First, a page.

The real irony is that the Athletic Department raised ticket prices for U of M home football games. It is very nice to know that there are more donors and they gave more money so this really does not justify the recent news about higher ticket prices. I know both the football revenues and donation funds will be put to very good use. My point is that I would like to see the Athletic Department hold the line on higher ticket prices for a year or two. My expectations are low but may seem very unrealistic to some. I am sure we'll see even more donations as well as higher ticket prices in the next few years. Success breeds success and I don't want to see any setbacks.


Sun, Apr 1, 2012 : 1:34 p.m.

Funny thing. It's ALWAYS about the Money. Well. That Pride and Vanity.


Sun, Apr 1, 2012 : 6:24 p.m.

Yeah. You're right. Hey whats Fitz Toussaints grade point average up to these days anyhow. I don't see it in the stats. "rolleyes" Come off it.


Sun, Apr 1, 2012 : 2:18 p.m.

Not to mention the 500+ students that are given the opportunity for a free education at one of the leading universities in the world, so there's that.


Sun, Apr 1, 2012 : 1:21 p.m.

How philanthropic. I couldn't imagine a more noble program to donate to than one designed to indoctrinate our youth to pledge blind partisan loyalty, to wear the colors and stand behind your party/team regardless of thier faults or merits, and condition them to fall in with mob mentality and despise any other team we meet with, so that we may crush and shame them, and prove ourselves to be the victors. What a great cause to support. I suppose you could also have thrown that money toward a high school baseball team to rebuild their field, or donate jerseys and nets to a struggling underfunded school's soccer or basketball team, or even to some community sports league that emphasizes teaching old fashioned good sportsmanship to our youth, but where would the pride be there if you weren't supporting your alma mater?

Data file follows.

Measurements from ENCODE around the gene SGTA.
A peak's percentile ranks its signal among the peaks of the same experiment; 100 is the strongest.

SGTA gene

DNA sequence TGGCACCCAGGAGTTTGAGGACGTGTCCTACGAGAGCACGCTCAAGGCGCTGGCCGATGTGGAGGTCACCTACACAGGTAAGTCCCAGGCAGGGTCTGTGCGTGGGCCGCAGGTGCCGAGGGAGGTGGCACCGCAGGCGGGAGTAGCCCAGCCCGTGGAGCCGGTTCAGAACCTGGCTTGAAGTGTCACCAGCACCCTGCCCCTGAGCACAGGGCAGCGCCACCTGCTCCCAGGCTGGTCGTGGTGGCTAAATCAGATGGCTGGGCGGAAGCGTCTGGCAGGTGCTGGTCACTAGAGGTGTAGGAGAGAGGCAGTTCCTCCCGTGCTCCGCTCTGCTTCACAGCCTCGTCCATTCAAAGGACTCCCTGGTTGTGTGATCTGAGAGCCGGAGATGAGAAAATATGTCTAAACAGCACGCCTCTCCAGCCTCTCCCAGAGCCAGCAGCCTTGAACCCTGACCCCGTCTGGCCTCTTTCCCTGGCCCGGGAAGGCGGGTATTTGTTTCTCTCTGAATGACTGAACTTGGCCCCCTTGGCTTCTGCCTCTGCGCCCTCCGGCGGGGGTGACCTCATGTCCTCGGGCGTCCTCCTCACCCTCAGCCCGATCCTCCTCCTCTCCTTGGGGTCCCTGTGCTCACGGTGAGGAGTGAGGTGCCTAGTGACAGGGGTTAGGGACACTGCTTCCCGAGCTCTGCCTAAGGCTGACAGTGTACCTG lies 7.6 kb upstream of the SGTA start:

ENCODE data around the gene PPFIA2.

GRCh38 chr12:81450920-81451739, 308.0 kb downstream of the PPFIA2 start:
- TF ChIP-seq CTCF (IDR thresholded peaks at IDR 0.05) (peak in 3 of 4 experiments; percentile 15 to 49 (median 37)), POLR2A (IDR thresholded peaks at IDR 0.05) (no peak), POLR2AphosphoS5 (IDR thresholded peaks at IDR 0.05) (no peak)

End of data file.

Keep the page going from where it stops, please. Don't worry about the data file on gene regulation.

Sun, Apr 1, 2012 : 3:46 p.m.

How much money did you donate toward rebuilding a baseball field? How many jerseys did you donate? How can soccer be underfunded? A ball costs $25 bucks. How many balls did you donate? I'll tell you what, donate a ball and mow the field. Problem solved.


Sun, Apr 1, 2012 : 3:08 p.m.

Yes Bill. I personally view common sports fan mentality as largely mindless and vain. Yes, I personally think that this culture conditions youth toward a mentality of blind partisan loyalty. Yes, I see modern sports culture largely as a destructive contributor to society, and on the whole about as unsportsmanlike as you can get. Yes, I am repulsed by the notion that 16,000+ people would rather contribute tens of millions every year to an already gluttonous sports program, while poorer kids in public schools are having to pay to play. And we all know that criticizing people's choices is exactly the same thing as resenting freedom of choice, and therefore is rock solid proof that Obama wants to crush our free society and take these choices away. I guess I've been outed. Sorry for oppressing you. Go Wolverines.


Sun, Apr 1, 2012 : 2:17 p.m.

Until Obama and the progressives accomplish their end game this is still a free society in which people can decide for themselves what to do with assets they earn from many hours of hard work. You seem to resent freedom of choice.


Sun, Apr 1, 2012 : 1:36 p.m.

That won't get you box seats at The Big House or a letter from Brady Hoke signed by his secretary. lol

Craig Lounsbury

Sun, Apr 1, 2012 : 11:58 a.m.

what is the source of your numbers? In particular the Ohio State numbers?

Craig Lounsbury

Sun, Apr 1, 2012 : 1:48 p.m.

May I suggest you rewrite the headline....... "Michigan State Athletics Mired In Culture Of Secrecy" ;)

Kellie Woodhouse

Sun, Apr 1, 2012 : 12:06 p.m.

U-M's numbers came from the U-M Athletic Department, Ohio State's numbers came from the Ohio State University Athletic Department. Same with Eastern. Michigan State's Spartan Fund did not respond to a request for numbers. Thanks for reading.


Sun, Apr 1, 2012 : 11:58 a.m.

Didn't you just have a story yesterday about how the athletic department was raising ticket prices for next season? Funny how these two things are related.


Sun, Apr 1, 2012 : 10:37 a.m.

AAH, the sweet smell of the blessed excrement greenbacks being spread compostumously around lovely Treetown each Fall.. too bad that Sportsfans aren't as Socially conscious towards the Arts, Education & Green Energy as they are the Almighty pigskin..


Sun, Apr 1, 2012 : 1:51 p.m.

It's also too bad that those that are "socially conscious" do not spread their excrement greenbacks towards the arts, education & green energy.


Sun, Apr 1, 2012 : 12:53 p.m.

Oh give me a break.